The judgment recognised the significant trauma suffered by the victim who was vulnerable, isolated and powerless before the perpetrator, Fr Coffey, who in turn was in a position of power, trust and authority.  As remarked by Justice Hack Forrest:

“I am also satisfied that Coffey’s role as a priest under the direction of the Diocese placed him in a position of power and intimacy vis-à-vis the survivor that enabled him to take advantage of him when alone — just as he did with other boys.” [280]

If you have an enquiry in relation to a potential child abuse or sexual assault claim, please call us on 1800 004 878 and speak to one of our experienced lawyers.

The Result

While the sum of money received by victims of childhood sexual abuse will never resolve the traumatic experience of the abuse or reverse past wrongs, it helps victims find some sense of closure. He was awarded $230,000 by the Victorian Supreme Court for the sexual abuse.

Christine Beshay

Special Counsel
Frequently Asked Questions

More Information

Learning institutions serve as sanctuaries, where people of all ages can go to learn and discover new skills that can help them become more well-rounded individuals. Teachers and administrators play an important role in ensuring that this goal is achieved, and more often than not, they make all of us proud. Every day millions of parents trust their local schools with their children’s well-being. But what happens when the school falls short? From serious injury to child abuse and sexual abuse, incidents at school can have a lifelong impact. But when is the school itself liable?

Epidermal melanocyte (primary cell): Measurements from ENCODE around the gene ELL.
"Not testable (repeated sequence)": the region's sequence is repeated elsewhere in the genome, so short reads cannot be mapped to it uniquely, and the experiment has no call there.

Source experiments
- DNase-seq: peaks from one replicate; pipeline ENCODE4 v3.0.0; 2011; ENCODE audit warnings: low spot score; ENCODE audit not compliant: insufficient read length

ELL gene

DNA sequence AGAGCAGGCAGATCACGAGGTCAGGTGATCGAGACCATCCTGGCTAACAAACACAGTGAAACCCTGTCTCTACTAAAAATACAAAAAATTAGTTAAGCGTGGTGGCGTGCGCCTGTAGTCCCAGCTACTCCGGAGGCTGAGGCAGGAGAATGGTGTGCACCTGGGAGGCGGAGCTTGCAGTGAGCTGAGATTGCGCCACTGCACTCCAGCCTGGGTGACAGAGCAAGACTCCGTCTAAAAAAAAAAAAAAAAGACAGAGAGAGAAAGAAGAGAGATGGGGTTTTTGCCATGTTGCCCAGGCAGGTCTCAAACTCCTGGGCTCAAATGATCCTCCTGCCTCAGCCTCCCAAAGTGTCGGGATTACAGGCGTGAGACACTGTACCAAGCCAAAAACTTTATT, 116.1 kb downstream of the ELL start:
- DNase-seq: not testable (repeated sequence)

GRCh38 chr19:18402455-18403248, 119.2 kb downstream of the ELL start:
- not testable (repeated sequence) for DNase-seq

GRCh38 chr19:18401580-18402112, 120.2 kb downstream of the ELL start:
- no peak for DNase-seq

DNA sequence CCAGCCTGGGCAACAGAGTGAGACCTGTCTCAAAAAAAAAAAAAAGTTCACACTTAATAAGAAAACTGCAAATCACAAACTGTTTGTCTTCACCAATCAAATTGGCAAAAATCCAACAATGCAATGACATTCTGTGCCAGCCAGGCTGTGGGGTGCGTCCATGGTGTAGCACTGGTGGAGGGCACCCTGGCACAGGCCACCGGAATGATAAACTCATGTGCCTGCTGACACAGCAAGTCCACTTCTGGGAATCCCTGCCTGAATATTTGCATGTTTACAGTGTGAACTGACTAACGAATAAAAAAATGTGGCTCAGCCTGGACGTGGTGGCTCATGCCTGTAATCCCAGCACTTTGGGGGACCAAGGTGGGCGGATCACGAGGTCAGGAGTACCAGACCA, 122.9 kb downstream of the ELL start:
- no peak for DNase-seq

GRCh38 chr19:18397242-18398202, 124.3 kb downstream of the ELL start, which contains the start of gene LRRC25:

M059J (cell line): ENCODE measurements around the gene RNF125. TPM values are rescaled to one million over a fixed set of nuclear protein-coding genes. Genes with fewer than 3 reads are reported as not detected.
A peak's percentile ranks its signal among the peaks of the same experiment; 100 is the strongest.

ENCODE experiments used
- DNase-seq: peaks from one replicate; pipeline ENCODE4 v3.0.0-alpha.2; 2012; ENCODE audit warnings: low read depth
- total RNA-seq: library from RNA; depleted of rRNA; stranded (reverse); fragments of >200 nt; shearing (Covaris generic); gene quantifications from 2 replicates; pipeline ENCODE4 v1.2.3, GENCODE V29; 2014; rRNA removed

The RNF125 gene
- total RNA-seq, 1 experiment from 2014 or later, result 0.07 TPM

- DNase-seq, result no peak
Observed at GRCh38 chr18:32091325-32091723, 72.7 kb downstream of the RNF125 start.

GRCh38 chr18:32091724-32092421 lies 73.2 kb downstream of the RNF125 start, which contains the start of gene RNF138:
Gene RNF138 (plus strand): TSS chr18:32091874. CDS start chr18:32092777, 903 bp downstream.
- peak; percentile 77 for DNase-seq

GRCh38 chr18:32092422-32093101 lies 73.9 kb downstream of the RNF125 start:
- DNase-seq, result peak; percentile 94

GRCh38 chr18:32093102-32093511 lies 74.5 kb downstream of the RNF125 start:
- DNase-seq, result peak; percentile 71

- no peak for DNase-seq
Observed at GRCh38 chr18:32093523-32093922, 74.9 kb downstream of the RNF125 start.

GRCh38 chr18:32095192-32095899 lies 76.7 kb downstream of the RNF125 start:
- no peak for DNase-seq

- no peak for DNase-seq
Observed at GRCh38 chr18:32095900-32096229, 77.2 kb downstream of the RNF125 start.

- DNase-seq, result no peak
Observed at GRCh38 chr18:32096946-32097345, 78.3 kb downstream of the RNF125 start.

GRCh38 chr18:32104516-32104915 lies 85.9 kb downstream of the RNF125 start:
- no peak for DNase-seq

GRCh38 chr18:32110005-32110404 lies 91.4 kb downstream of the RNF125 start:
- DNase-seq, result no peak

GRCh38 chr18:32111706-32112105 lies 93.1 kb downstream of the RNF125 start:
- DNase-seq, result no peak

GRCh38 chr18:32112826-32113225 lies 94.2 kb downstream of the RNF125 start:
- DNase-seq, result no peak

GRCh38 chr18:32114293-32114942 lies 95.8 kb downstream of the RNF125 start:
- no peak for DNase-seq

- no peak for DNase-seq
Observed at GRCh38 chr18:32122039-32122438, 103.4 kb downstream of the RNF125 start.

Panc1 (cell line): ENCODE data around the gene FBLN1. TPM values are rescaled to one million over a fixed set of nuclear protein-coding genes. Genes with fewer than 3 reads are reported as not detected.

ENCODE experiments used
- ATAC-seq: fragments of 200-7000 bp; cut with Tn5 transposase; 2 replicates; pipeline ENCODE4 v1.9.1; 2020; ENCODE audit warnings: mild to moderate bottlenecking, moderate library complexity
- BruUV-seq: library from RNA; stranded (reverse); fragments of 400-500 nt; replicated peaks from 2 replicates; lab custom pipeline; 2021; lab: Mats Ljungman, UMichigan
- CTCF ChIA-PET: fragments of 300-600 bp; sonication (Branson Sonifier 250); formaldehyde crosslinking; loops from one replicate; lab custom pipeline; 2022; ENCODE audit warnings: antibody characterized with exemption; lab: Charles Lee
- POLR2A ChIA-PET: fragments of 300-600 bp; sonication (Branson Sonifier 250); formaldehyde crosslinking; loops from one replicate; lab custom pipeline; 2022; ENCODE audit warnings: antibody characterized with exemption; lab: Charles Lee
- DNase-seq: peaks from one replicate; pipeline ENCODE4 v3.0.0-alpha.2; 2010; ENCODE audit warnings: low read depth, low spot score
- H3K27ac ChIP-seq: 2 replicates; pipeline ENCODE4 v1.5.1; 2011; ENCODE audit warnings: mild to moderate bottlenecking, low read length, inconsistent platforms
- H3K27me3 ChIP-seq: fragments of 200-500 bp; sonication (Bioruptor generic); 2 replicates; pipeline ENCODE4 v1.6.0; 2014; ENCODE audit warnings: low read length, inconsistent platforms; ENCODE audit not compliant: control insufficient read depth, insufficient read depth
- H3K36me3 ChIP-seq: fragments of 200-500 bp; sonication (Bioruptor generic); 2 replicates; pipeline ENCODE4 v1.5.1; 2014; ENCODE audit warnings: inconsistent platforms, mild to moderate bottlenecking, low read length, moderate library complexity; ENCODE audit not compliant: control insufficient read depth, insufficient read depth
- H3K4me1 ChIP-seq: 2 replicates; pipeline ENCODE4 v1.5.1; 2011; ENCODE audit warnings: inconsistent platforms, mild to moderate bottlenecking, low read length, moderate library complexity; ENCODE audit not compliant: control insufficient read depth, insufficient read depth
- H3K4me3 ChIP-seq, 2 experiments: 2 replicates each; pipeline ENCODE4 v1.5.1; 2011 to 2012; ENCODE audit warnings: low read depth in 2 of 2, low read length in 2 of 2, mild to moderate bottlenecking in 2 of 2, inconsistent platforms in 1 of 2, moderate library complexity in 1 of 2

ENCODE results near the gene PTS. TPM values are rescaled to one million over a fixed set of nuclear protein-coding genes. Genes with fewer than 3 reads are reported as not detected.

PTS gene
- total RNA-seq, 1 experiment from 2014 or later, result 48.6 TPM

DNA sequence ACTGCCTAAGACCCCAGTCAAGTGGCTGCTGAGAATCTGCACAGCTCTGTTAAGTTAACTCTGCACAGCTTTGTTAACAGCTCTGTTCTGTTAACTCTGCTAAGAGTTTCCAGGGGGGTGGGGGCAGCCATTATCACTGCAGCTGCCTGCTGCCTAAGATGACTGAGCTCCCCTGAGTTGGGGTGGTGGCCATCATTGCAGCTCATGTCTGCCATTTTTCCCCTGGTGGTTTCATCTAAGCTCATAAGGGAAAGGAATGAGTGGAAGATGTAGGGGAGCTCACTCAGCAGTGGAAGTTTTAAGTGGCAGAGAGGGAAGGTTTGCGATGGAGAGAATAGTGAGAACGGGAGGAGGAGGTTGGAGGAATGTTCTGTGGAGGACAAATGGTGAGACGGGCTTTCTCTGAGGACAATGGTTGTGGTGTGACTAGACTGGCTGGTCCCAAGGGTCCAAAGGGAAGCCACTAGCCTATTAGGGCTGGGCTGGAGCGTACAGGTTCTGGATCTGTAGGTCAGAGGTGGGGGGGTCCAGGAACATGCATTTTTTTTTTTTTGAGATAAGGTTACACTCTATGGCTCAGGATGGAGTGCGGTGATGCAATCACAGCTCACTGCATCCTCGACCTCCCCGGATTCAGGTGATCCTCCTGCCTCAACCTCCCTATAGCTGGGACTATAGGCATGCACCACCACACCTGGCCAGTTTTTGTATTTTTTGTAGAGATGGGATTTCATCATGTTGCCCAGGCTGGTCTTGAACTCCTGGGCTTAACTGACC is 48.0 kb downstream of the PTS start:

What many victims may not realize is that a school can be held responsible even if they didn’t directly cause the injury — so long as their lack of reasonable preventative action contributed. Proving this, however, can be challenging.

Ultimately, if you, your child, or another loved one was harmed as a result of school negligence, you have options. The expert solicitors at Gerard Malouf & Partners can help.

A statute of limitations effectively sets a time limit on the start of legal proceedings. For offences that have a statute of limitations, claims have to be brought before the time limit expires.

If you or a loved one has been the victim of sexual assault or physical or mental abuse as an adult, the statute of limitations is three years. If the victim was a child at the time of the offence there is no time limit.

The National Redress System was set up in the wake of the Royal Commission into Institutional Responses to Child Sexual Abuse (2013 to 2017). It is designed to offer support and financial compensation to victims. Claims can be made until June 2027.


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 — Personal Injury Compensation Lawyers